The full moon shows its face to Earth about once a month. Yeah, sort of.
Usually the full moon is not perfectly full. We always see the same side of the moon, but part of it is in the shadow. Only when the Moon, Earth, and Sun are perfectly aligned is the Moon 100% full, and that alignment produces a lunar eclipse.
And sometimes – once in a blue moon – the moon is full twice in a month (or four times in a season, whichever definition you prefer).
The next full moon will take place Monday, April 26 at 11:31 PM EDT (3:31 UTC, April 27), but the moon will appear full to the casual stargazer the night before and after its peak. April’s full moon, which will be one of this year’s supermoons, is also referred to as the Pink Moon, although it has many other nicknames by different cultures.
Related: Night Sky, April 2021: What You Can See This Month
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When is the full moon? Calendar dates for 2021
This is when full moons will occur in 2021, according to NASA:
|Date||Name||US Eastern Time||UTC|
|Jan 28||Wolf Moon||2:16 PM||19:16|
|February 27||Snow moon||3:17 pm||8:17|
|Feb 28||Worm Moon||2:48 pm||18:48|
|26 April||Pink Moon||11:31 PM||3:31 (April 27)|
|May 26||Flower moon||7:14 am||11:14|
|Jun 24||Strawberry Moon||2:40 PM||18:40|
|Jul 23||Buck Moon||10:37 am||2:37 (July 24)|
|August 22||Sturgeon Moon||8:02 am||12:02|
|Sep 20, 2019||Corn Moon||7:55 am||23:55|
|20 Oct.||Harvest moon||10:57 am||14:57|
|Nov 19||Beaver Moon||3:58 pm||8:58|
|Dec 18||Cold moon||11:36 pm||4:36 (December 19)|
The 2021 full moon names explained
Many cultures have given different names to each month’s full moon. The names were applied to the entire month in which they occurred. The Farmer’s Almanac lists some names commonly used in the United States. There are some variations in the moon names, but generally the same ones were used by the Algonquin tribes from New England in the west to Lake Superior. European settlers followed their own customs and created some of their own names.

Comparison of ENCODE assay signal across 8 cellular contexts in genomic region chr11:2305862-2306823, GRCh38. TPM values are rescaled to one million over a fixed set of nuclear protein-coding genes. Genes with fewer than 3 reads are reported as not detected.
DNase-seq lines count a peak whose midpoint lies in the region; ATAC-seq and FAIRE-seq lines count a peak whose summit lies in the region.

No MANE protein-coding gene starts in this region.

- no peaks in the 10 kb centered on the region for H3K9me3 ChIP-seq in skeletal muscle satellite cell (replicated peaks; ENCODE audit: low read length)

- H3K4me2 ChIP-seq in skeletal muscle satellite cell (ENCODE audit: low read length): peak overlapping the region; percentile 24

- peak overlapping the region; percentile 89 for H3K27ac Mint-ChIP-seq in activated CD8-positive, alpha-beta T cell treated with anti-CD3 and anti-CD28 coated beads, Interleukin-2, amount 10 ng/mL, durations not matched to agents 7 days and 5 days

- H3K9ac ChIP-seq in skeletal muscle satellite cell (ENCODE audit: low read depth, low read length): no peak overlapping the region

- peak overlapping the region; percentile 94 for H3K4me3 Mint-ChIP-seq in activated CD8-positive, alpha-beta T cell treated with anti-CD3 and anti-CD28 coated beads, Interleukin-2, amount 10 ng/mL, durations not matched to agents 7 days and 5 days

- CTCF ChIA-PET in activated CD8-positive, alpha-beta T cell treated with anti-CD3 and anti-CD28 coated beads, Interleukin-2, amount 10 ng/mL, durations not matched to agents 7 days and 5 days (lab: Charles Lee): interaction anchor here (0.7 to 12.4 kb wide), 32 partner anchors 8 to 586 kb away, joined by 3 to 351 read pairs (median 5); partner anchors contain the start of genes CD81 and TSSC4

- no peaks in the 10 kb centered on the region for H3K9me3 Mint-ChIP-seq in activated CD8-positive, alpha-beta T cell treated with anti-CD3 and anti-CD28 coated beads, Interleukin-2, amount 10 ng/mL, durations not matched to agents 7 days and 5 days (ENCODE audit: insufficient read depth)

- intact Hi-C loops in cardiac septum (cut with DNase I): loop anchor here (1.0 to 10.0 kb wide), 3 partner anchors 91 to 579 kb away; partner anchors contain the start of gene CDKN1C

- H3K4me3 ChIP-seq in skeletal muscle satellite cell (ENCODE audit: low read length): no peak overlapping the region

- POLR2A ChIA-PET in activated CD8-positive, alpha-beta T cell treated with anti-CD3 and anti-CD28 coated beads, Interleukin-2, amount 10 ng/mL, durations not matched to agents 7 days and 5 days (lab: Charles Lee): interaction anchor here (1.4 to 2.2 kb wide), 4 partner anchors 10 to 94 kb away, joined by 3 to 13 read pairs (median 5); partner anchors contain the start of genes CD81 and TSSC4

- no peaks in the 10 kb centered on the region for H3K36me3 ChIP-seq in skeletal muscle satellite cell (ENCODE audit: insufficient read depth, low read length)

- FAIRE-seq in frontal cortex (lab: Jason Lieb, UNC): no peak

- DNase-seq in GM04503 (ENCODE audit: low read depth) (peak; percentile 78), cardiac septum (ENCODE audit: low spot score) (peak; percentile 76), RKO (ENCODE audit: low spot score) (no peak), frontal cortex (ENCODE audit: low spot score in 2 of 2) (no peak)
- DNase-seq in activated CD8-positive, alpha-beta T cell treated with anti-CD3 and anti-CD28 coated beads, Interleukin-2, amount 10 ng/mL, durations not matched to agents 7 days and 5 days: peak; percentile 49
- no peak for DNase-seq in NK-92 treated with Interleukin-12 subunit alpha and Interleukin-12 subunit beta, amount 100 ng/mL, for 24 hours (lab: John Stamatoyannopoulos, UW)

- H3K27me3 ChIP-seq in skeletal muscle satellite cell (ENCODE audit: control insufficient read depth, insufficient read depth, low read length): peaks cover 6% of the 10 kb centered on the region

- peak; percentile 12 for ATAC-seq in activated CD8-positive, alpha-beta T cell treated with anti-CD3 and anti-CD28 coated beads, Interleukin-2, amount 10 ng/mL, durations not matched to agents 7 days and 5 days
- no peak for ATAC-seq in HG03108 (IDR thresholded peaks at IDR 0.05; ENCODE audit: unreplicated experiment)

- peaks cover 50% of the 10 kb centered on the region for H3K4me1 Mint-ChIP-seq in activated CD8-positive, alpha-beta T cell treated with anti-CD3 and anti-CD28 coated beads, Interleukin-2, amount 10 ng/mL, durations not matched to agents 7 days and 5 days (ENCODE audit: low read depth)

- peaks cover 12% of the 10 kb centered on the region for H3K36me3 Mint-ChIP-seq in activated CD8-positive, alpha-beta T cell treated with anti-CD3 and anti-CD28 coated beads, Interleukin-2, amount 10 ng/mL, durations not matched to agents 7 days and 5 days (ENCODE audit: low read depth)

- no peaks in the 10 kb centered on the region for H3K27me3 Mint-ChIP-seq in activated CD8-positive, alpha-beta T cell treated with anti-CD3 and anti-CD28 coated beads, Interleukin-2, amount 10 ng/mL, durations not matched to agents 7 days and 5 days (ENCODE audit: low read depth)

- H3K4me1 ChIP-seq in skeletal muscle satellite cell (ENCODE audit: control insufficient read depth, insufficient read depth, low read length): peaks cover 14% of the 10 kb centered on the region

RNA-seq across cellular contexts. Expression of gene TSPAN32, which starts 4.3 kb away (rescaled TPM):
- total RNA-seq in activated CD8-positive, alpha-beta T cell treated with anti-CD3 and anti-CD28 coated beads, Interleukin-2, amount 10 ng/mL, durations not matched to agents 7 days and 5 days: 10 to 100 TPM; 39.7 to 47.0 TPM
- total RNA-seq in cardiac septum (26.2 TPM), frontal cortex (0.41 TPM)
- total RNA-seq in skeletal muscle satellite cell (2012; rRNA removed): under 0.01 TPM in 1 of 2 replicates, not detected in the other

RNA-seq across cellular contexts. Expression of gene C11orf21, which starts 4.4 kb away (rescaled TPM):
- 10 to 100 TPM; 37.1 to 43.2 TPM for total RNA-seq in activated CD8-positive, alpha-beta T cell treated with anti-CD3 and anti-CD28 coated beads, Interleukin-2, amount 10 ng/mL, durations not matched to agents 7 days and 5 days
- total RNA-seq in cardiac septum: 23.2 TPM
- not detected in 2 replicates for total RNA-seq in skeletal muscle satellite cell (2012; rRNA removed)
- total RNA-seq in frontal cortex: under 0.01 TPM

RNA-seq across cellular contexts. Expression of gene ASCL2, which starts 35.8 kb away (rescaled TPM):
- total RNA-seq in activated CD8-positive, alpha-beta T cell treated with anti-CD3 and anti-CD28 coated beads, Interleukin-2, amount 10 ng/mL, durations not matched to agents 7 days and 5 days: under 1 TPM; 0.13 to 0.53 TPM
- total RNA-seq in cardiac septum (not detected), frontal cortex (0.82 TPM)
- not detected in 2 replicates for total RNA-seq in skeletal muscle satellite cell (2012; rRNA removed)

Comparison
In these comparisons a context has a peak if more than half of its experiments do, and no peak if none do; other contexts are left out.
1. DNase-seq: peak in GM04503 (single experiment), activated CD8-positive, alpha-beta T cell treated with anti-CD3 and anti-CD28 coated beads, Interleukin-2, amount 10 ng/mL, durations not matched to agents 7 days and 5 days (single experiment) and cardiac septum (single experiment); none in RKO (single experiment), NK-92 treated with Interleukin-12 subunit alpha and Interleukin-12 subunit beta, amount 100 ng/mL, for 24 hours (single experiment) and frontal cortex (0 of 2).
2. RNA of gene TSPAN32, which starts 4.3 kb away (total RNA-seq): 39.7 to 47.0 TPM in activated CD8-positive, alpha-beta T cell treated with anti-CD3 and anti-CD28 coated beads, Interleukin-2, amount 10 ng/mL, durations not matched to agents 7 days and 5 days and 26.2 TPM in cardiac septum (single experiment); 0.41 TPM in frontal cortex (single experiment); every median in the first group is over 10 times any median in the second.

Other Native American people had different names. In the book “This Day in North American Indian History” (Da Capo Press, 2002), author Phil Konstantin lists more than 50 indigenous peoples and their names for full moons. He also lists them on his website, AmericanIndian.net.
Amateur astronomer Keith Cooley has a short list of the moon names of other cultures, including Chinese and Celtic, on his website. For instance,
Chinese moon names:
|January||Holiday moon||July||Hungry Ghost Moon|
|February||Budding moon||August||Harvest moon|
|March||Sleepy moon||September||Chrysanthemum Moon|
|April||Peony Moon||October||Friendly moon|
|May||Dragon Moon||November||White Moon|
|June-||Lotus Moon||December||Bitter Moon|
Full moon names often correspond to seasonal markers, so a harvest moon occurs at the end of the growing season, in September or October, and the cold moon occurs in frosty December. At least that’s how it works in the Northern Hemisphere.
In the Southern Hemisphere, where the seasons are switched, the Harvest Moon falls in March and the Cold Moon in June. According to Earthsky.org, these are common names for full moons south of the equator.
January: Hay Moon, Buck Moon, Thunder Moon, Mead Moon
February (mid summer): Grain Moon, Sturgeon Moon, Red Moon, Wyrt Moon, Corn Moon, Dog Moon, Barley Moon
March: Harvest Moon, Corn Moon
April: Harvest Moon, Hunter’s Moon, Blood Moon
May: Hunter’s Moon, Beaver Moon, Frost Moon
June: Oak Moon, Cold Moon, Long Night’s Moon
July: Wolf Moon, Old Moon, Ice Moon
August: Snow Moon, Storm Moon, Hunger Moon, Wolf Moon
September: Worm Moon, Lenten Moon, Crow Moon, Sugar Moon, Chaste Moon, Sap Moon
October: Egg Moon, Fish Moon, Seed Moon, Pink Moon, Waking Moon
November: Corn Moon, Milk Moon, Flower Moon, Hare Moon
December: Strawberry Moon, Honey Moon, Rose Moon
The phases of the moon explained with dates
The Moon is a sphere that travels around the Earth once every 27.3 days. It also takes about 27 days for the moon to rotate on its axis. So the moon always shows us the same face; there is not a single “dark side” of the moon. As the moon revolves around the earth, it is illuminated from different angles by the sun – what we see when we look at the moon is reflected sunlight. On average, the moon rises about 50 minutes later every day, which means it rises sometimes in daylight and other times at night.